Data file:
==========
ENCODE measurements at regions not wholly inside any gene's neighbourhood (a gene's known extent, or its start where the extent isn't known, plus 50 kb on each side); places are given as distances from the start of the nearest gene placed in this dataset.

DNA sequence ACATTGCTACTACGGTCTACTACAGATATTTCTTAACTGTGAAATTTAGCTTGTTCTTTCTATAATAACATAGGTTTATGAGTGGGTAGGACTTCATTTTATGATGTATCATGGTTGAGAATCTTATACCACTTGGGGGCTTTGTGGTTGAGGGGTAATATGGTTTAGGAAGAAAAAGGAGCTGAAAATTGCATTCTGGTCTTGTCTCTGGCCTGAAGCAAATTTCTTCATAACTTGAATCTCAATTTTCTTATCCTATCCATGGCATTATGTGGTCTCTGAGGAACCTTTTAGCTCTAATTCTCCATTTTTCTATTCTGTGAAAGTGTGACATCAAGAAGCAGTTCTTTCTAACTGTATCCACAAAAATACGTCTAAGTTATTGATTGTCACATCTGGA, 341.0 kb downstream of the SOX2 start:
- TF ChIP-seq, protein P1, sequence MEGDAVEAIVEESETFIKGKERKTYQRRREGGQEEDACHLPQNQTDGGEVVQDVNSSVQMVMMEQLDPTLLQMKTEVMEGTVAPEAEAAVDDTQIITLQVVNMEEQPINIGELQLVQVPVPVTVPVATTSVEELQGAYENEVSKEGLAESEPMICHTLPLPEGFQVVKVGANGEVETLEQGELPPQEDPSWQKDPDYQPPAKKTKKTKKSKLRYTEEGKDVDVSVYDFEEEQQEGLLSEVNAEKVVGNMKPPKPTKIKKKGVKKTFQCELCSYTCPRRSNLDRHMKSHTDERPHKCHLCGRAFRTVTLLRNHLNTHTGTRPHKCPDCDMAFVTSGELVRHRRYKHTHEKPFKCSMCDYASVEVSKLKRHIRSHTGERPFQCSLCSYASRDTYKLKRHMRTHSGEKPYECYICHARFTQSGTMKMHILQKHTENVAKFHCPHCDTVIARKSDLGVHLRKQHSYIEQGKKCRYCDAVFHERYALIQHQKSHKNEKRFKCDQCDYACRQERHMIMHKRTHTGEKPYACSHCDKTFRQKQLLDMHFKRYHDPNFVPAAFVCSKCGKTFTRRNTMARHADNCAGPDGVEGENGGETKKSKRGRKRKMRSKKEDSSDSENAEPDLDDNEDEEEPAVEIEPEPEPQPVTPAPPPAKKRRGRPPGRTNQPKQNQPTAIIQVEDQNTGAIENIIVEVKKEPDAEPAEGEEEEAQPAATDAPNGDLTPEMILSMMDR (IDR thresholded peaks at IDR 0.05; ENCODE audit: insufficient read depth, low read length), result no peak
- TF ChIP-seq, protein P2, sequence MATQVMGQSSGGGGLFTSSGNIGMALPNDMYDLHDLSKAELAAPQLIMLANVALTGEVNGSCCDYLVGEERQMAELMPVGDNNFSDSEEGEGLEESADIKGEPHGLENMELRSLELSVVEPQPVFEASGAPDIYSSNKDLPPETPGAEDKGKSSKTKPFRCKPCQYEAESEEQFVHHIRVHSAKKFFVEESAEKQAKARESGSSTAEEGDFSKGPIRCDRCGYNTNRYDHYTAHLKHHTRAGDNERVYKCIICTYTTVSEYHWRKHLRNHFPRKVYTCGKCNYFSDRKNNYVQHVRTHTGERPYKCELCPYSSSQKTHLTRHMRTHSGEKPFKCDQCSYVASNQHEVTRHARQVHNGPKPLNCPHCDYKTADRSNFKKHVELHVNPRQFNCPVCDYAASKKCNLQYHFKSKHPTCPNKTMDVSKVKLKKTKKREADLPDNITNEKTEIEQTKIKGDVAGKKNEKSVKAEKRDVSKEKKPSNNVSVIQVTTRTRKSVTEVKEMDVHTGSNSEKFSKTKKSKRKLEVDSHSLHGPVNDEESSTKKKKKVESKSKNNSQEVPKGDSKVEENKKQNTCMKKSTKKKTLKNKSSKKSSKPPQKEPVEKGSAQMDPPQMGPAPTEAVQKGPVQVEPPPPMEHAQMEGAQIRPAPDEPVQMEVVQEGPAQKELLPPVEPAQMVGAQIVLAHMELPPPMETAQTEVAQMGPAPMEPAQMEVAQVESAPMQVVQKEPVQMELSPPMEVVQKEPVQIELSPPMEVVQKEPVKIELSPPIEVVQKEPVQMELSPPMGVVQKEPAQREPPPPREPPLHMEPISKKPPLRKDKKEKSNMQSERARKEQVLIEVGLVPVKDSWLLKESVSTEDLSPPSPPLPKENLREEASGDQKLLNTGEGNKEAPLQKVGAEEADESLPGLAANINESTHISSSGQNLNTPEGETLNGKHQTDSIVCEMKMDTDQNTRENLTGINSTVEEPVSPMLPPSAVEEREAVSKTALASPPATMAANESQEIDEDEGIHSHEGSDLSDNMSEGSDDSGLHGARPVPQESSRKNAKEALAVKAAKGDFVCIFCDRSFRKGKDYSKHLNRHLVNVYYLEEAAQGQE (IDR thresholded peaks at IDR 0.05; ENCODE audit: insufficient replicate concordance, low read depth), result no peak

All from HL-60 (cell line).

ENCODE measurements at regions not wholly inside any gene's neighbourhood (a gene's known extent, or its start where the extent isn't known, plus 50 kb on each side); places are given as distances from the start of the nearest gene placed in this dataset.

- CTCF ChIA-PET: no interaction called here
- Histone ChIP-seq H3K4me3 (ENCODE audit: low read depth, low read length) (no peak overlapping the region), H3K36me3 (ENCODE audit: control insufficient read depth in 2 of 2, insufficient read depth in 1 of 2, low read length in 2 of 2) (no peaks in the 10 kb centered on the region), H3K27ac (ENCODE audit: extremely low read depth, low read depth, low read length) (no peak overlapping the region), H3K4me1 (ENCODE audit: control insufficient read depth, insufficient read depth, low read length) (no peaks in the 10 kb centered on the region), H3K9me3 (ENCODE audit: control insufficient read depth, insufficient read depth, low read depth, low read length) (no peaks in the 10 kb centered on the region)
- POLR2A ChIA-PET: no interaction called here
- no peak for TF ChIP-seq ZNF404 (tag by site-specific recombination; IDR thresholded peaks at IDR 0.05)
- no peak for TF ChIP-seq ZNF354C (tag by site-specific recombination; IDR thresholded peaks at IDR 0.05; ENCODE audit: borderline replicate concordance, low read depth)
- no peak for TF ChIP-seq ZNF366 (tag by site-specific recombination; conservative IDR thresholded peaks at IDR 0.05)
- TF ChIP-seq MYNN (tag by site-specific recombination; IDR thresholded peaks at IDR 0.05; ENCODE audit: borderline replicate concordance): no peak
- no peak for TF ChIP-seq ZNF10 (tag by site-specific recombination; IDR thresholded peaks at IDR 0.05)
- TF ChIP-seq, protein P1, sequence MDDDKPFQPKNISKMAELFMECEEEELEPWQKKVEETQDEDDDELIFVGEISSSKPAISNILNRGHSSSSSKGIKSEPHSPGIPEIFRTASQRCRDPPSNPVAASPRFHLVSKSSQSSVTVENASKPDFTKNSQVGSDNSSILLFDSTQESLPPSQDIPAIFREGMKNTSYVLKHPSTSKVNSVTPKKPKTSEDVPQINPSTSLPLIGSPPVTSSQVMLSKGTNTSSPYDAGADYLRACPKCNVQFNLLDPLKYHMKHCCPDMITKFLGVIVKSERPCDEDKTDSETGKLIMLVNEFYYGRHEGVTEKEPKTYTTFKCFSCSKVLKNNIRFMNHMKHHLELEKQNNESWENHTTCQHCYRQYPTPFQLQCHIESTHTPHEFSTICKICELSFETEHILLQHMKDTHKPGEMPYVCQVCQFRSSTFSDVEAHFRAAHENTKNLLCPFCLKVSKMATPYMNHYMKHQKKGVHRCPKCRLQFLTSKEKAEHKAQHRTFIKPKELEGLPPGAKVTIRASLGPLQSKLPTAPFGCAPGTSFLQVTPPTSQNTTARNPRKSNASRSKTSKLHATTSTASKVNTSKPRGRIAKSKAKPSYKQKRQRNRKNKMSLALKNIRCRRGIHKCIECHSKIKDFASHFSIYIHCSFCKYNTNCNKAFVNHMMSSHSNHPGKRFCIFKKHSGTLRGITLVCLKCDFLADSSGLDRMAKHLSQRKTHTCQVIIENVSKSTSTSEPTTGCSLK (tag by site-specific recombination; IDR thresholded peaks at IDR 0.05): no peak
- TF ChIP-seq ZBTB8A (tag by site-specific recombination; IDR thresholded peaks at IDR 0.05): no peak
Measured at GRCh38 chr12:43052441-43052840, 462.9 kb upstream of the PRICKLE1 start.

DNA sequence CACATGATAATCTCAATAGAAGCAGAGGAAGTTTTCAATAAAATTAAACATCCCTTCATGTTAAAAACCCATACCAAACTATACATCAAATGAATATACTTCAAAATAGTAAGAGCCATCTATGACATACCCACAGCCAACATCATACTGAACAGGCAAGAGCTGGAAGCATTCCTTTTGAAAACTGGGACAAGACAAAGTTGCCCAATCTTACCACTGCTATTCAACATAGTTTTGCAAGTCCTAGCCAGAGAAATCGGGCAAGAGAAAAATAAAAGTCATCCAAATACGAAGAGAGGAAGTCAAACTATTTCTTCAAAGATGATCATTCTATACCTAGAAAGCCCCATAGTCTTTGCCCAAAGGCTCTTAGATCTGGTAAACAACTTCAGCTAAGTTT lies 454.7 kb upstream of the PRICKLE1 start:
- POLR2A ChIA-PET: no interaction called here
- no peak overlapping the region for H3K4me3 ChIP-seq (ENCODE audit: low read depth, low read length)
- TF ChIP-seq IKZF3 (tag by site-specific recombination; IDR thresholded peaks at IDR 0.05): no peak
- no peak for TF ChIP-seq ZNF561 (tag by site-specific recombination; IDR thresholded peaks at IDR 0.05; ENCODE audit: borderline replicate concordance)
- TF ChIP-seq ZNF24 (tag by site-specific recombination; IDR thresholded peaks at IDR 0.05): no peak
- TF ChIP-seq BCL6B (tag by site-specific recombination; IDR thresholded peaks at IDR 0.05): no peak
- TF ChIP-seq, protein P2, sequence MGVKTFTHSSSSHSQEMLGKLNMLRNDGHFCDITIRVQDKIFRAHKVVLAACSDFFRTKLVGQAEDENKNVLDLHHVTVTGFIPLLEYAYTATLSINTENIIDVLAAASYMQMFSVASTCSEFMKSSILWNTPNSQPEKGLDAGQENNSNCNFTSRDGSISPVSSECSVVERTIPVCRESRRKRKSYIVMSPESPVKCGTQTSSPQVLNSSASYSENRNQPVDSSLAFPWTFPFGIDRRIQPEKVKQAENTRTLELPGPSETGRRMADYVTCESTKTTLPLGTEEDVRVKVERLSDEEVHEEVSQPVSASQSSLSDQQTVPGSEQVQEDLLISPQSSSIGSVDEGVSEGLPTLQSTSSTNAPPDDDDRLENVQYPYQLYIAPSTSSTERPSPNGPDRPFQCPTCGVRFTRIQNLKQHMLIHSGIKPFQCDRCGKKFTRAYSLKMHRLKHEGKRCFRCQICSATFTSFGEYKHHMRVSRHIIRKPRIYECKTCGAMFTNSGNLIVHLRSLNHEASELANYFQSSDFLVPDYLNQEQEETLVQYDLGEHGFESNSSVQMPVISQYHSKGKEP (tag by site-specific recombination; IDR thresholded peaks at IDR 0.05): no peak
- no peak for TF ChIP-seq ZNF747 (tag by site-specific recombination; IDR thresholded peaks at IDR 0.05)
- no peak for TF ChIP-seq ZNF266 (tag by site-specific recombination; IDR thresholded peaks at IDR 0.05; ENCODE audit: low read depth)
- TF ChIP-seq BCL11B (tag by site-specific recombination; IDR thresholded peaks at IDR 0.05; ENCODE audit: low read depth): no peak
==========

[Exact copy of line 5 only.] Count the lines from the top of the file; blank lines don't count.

All from HL-60 (cell line).